He then cut all the pieces of wood.
And then we assembled it like a kit after he did about three after work days of the cutting.

And everything fit perfectly, nothign had to be re-cut, and we had only a small handful of excess screws left over as he had figured out exactly what would be needed and bought it all in advance in one go.

I'd also bet in the entire time i heard him say maybe 15 words. Which was about half of all the words i ever heard him say over the year we dated.


That little story had a surprise ending!
 
2021-05-11 11:02:42 AM  

ar393: Private_Citizen: Dancing rhythmically makes it worse
[Fark user image image 288x192]

Yeah....i recall being at a party in a fraternity house in college. I went to the basement, and saw how much the floor above me was moving up and down from the people dancing and decided to hang out elsewhere.


Many years ago, I was at the IA Summit's game night, and the room as a bit crowded, so some of us moved into the room across the hall.  After a bit, I noticed that the lights were flickering slightly.  There was a wedding upstairs, and you could see the ceiling above deflecting significantly as they are dancing.  Needless to say, we decided to move our game of Forbidden Island somewhere else.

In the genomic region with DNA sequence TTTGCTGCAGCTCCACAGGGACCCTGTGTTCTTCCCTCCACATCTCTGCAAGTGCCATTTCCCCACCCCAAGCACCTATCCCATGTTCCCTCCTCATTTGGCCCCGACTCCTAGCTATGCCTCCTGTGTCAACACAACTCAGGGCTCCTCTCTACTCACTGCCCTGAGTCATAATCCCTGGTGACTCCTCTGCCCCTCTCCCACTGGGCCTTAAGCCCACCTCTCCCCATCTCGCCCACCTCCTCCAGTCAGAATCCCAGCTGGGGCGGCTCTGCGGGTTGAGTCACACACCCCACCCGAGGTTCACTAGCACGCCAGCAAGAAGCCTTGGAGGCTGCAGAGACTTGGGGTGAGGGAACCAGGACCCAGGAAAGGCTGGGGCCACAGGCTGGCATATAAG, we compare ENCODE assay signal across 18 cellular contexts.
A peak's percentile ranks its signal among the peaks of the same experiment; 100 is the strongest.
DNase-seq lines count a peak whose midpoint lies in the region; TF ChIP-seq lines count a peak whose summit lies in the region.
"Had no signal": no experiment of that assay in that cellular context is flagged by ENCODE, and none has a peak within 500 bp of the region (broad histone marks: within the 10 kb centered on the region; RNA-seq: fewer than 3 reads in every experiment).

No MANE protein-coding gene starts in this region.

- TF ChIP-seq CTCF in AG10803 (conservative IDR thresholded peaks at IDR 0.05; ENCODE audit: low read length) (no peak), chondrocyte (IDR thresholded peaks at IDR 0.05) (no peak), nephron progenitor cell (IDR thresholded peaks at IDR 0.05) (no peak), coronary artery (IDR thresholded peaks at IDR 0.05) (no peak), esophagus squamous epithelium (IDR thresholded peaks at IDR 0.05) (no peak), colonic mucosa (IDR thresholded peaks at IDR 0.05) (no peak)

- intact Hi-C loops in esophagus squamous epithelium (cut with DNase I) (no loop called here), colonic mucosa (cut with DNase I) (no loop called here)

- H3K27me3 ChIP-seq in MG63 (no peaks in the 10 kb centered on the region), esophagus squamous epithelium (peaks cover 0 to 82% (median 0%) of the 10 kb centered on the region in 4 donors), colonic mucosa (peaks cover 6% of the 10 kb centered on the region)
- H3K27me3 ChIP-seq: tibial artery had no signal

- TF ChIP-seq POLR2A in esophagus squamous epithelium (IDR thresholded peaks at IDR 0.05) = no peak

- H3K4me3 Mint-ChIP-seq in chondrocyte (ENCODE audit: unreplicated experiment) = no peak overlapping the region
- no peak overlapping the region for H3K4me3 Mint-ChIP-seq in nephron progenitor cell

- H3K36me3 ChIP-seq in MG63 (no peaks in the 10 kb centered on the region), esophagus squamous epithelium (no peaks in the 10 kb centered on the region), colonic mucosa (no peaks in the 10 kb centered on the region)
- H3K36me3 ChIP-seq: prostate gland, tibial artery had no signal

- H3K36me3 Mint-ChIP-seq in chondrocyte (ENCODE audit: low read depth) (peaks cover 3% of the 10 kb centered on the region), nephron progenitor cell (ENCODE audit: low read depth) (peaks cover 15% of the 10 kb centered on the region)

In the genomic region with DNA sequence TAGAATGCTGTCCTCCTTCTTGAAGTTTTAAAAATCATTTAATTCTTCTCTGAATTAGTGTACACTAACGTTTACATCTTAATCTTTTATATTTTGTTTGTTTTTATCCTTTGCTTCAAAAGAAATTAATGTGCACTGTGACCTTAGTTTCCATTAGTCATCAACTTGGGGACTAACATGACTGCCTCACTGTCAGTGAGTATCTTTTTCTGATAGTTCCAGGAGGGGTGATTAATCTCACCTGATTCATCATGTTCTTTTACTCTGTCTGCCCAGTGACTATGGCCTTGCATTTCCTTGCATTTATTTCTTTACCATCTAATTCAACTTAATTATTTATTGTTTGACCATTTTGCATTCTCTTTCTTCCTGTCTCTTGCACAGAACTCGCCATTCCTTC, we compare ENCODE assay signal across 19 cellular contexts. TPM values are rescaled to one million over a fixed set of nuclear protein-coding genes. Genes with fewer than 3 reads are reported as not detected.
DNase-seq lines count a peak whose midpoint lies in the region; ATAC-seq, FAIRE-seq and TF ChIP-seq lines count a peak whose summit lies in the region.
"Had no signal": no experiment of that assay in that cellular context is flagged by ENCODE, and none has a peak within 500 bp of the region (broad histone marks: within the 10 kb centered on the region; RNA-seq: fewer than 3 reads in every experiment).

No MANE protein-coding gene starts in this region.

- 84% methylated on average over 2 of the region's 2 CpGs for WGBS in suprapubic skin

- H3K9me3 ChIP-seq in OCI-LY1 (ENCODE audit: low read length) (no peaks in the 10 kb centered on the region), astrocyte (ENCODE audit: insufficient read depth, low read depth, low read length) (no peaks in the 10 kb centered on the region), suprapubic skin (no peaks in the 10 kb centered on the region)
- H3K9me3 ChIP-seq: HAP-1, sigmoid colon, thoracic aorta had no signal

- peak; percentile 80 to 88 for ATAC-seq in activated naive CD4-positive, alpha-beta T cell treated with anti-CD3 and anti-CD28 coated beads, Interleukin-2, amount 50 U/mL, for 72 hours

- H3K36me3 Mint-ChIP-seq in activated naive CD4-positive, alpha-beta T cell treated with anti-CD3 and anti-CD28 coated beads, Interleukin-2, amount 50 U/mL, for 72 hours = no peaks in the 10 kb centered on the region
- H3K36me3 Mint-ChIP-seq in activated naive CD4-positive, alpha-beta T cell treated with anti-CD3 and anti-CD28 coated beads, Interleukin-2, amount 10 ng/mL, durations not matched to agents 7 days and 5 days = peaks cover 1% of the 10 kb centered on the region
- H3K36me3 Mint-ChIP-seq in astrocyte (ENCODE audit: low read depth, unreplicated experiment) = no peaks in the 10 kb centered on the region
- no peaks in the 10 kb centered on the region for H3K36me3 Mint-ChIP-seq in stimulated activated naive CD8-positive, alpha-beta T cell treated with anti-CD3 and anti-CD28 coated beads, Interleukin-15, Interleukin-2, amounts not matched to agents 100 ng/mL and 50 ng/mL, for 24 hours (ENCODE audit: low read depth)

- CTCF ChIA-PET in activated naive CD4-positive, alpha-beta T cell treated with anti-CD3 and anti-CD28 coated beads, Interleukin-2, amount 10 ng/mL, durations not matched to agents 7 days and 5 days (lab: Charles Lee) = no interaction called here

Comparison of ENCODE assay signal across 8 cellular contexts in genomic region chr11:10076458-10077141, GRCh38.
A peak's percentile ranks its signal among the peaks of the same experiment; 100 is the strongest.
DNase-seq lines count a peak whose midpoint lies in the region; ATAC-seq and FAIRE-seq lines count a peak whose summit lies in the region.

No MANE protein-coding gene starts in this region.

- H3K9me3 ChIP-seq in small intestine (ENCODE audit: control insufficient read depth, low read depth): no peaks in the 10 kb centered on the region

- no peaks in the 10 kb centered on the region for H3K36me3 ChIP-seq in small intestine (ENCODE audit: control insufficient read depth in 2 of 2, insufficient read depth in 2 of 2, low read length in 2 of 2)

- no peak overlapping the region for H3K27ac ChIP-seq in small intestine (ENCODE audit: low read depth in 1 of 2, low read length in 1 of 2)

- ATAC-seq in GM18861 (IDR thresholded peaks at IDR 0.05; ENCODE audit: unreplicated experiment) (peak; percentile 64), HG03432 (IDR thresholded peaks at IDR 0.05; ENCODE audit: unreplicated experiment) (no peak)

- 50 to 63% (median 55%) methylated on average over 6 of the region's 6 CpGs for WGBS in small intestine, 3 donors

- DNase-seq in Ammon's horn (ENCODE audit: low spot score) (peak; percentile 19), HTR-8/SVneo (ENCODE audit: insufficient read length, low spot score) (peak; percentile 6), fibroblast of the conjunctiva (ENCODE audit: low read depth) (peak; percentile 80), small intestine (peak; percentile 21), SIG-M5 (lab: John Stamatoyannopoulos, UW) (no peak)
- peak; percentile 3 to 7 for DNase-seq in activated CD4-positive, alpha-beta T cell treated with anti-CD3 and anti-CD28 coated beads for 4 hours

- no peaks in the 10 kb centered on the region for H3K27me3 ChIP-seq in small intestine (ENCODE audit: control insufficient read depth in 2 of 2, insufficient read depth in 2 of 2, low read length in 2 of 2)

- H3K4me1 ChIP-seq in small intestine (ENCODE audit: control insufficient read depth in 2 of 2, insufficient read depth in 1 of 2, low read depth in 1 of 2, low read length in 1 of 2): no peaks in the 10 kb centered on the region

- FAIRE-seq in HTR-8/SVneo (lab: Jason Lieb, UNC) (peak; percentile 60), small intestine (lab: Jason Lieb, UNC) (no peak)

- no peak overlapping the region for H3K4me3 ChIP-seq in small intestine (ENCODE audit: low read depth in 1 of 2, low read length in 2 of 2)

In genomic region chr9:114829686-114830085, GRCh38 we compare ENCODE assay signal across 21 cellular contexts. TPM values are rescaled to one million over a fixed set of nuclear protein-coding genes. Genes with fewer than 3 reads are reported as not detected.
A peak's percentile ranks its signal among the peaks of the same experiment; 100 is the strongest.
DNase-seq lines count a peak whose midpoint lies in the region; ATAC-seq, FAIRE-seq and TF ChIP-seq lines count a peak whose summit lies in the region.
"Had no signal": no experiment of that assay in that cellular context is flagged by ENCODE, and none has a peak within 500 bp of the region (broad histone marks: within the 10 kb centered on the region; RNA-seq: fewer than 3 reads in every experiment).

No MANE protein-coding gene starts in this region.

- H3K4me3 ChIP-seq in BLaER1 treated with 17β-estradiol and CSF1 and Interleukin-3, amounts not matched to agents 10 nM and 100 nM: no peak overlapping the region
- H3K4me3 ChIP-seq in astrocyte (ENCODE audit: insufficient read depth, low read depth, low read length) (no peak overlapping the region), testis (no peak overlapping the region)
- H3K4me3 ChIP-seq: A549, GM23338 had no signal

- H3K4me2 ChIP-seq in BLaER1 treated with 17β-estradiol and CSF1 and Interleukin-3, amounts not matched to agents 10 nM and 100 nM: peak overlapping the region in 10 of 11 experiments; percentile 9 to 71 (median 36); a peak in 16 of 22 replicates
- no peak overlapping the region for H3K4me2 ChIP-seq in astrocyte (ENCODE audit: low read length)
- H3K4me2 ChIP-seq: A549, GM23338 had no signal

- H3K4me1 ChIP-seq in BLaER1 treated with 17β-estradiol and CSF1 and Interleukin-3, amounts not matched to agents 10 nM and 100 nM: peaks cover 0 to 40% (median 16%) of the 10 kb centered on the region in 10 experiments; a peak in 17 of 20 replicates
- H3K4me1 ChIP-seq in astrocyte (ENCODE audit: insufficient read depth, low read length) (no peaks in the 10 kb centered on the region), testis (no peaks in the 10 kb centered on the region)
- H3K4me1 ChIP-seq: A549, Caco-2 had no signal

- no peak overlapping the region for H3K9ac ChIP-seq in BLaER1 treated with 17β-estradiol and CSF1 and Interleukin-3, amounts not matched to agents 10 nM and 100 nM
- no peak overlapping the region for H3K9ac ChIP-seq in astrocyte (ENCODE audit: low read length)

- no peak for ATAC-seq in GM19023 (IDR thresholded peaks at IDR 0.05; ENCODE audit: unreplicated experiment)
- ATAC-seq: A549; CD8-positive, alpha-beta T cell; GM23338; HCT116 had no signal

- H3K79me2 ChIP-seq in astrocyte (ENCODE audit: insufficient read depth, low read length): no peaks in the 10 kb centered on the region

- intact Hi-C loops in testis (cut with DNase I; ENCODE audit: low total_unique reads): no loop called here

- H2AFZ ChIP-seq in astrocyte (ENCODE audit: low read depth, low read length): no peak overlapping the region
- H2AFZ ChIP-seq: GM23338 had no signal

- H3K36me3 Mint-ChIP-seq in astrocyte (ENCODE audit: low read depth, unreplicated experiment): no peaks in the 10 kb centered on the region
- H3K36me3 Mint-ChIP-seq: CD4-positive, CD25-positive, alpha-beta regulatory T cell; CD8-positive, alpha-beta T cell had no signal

Somewhere I should have some video that we shot of it -- we even put a glass of water on a table in the room so you could see how much it was shaking.  They also had some sort of electronic display in the hallway so they could label the rooms, and it was flickering on and off, like the power connection wasn't solid.  (so a possible fire risk, too)
 
2021-05-11 11:06:58 AM  

FloriduhGuy: Dude in the video said there were only 10 people on the balcony.


That guy is full of utter bs.

I counted and there were 18/19 people on that balcony just before it collapsed.

Video evidence is better than eye witness accounts..